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Truck Festival 2013 – A Fantastically Small Festival With A Truck Load Of Charm

Truck Festival 2013 – A Fantastically Small Festival With A Truck Load Of Charm

With little to no knowledge of this small but impressive festival, I approached Truck with an open mind and a whole lot of curiosity. As you drive through the country surroundings of Hill Farm, Oxfordshire, it’s hard not to be slightly taken aback by the rich rural structures it’s buried within. All thoughts of pretentious Oxford music types which may inhabit the festival, expensive cuisine and unaffordable drinks slightly unnerve as I enter the festival site.  Soon do I realise, reality couldn’t be further from this.

© Emma Batchelor

As I seek shade from the blistering heat, I throw myself straight in by watching Brighton’s noisiest prog-rockers Physics House Band. Little crowd interaction portray their mystique, whilst complex structures and full dynamism astound the audience, this is definitely how you should start a festival – even if The Barn stage smell can be overbearing. Slowly getting accustomed to the aroma, Max Raptor are then to follow with their British punk-rock, which has been getting attention from the likes of Zane Lowe. The small collection of younger fans down the front mouth words back adoringly to their perfectly played out front man.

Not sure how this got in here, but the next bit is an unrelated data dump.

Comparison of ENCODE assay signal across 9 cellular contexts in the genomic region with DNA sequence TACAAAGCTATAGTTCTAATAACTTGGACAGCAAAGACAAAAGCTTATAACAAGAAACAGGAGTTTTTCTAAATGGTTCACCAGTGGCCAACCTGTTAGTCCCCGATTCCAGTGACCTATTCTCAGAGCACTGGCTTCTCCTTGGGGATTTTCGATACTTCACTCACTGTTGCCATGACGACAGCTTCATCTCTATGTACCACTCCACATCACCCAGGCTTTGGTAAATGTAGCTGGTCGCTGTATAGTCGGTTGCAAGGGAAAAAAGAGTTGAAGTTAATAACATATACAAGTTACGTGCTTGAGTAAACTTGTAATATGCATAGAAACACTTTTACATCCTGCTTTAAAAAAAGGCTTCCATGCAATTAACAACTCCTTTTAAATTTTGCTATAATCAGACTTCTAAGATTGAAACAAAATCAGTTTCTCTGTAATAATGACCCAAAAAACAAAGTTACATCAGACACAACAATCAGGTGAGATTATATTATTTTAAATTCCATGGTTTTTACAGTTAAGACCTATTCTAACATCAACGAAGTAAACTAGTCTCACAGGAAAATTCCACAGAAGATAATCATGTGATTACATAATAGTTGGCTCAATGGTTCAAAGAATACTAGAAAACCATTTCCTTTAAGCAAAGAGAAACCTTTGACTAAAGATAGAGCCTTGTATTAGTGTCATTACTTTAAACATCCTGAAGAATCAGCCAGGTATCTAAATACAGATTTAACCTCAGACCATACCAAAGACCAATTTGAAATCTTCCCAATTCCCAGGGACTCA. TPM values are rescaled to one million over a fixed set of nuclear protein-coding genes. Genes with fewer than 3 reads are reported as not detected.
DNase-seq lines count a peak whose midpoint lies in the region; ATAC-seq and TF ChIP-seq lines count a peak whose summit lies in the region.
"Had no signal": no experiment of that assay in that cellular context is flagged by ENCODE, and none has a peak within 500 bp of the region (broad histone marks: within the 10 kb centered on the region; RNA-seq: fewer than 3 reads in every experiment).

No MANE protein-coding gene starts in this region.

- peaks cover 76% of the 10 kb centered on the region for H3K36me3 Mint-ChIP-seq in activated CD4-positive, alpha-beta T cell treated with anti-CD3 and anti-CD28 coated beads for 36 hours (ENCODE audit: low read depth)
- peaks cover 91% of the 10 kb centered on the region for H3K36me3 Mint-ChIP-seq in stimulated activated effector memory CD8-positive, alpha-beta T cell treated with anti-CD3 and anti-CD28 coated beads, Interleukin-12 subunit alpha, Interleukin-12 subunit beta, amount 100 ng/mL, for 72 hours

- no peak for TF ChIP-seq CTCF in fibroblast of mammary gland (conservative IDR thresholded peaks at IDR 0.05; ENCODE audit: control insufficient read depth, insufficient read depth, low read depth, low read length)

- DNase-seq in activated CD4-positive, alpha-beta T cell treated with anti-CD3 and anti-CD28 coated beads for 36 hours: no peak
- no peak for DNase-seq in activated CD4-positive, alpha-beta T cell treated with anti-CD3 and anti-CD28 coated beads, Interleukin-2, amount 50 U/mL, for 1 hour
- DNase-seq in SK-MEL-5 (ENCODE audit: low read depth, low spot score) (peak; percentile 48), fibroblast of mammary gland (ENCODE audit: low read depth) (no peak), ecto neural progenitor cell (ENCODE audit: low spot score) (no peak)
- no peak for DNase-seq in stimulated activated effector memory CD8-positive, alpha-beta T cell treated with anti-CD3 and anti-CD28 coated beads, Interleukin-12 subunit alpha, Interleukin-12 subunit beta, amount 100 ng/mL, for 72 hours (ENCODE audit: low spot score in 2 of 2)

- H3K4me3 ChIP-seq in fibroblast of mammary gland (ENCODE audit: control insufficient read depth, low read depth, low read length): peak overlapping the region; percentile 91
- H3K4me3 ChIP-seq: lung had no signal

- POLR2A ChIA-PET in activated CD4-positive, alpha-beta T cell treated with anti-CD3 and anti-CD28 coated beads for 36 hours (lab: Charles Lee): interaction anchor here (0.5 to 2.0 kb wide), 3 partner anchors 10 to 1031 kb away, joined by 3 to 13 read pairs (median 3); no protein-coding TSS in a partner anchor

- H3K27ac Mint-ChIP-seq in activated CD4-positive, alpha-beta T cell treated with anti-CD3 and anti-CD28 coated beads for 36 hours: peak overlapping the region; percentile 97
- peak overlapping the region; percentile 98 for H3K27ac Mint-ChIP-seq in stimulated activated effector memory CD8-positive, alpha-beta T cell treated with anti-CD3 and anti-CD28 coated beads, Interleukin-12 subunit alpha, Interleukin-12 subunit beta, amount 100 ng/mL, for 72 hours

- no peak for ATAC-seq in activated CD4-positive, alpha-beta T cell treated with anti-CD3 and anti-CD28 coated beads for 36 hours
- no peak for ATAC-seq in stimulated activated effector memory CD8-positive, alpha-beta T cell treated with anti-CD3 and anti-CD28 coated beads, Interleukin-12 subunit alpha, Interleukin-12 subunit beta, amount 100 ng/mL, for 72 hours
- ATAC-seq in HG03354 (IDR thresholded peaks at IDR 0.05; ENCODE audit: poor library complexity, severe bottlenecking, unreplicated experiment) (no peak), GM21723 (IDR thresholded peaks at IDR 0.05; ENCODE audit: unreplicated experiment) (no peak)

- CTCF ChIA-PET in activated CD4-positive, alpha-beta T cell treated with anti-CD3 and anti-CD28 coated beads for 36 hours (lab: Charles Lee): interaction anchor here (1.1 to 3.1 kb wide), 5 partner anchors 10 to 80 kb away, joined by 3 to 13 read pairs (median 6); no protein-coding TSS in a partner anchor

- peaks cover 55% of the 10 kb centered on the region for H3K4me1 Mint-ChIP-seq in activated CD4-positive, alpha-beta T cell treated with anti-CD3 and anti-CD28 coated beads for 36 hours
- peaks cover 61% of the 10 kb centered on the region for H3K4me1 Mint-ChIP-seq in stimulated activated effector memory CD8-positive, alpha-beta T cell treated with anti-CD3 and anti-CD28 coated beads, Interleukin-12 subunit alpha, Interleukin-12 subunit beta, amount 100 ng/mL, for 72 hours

© Emma Batchelor

Taking a quick break from The Barn, The Market stage sees the likes of emerging indie- shoe gazer’s The History Of Apple Pie. With a delicious name and dreamy melodies, it’s a shame there is little to commend from their live set. As the afternoon draws on and few too many ciders in the sun take their toll, energy levels are picked back up by Wet Nuns back in The Barn. As the surprise entertainment factor of the weekend, they play an energetic and classic blend of rift heavy, dirty rock’n’roll doom blues. Fitting for the slightly ‘old-school’ theme of the festival.

© Emma Batchelor
© Emma Batchelor

As the evening takes place the rest of it is spent flittering between stages and catching parts of hotly tipped Public Service Broadcasting, playing to a very ‘industry’ looking audience, The Joy Formidable delivering an upbeat dance-inducing sun-setter on the main stage and We Are The Ocean failing to fill the barn but keeping things humble with high energy and charisma. Tonight’s headliner, Spiritualized seem to captivate the majority of festivalgoers and intrigue all others with their hypnotic minimalist 90’s nostalgia and mesmerizingly colourful visuals.

Go to page two for more Truck festivities.

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